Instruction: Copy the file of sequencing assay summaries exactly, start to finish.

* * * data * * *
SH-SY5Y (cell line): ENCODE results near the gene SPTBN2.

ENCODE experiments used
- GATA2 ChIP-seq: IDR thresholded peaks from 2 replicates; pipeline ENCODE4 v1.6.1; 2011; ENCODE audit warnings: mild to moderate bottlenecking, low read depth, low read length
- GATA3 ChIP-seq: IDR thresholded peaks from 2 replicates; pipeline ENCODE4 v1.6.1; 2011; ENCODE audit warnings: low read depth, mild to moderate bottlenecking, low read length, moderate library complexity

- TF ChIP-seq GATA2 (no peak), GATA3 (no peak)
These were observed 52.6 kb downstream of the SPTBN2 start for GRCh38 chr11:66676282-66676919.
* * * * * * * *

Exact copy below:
SH-SY5Y (cell line): ENCODE results near the gene SPTBN2.

ENCODE experiments used
- GATA2 ChIP-seq: IDR thresholded peaks from 2 replicates; pipeline ENCODE4 v1.6.1; 2011; ENCODE audit warnings: mild to moderate bottlenecking, low read depth, low read length
- GATA3 ChIP-seq: IDR thresholded peaks from 2 replicates; pipeline ENCODE4 v1.6.1; 2011; ENCODE audit warnings: low read depth, mild to moderate bottlenecking, low read length, moderate library complexity

- TF ChIP-seq GATA2 (no peak), GATA3 (no peak)
These were observed 52.6 kb downstream of the SPTBN2 start for GRCh38 chr11:66676282-66676919.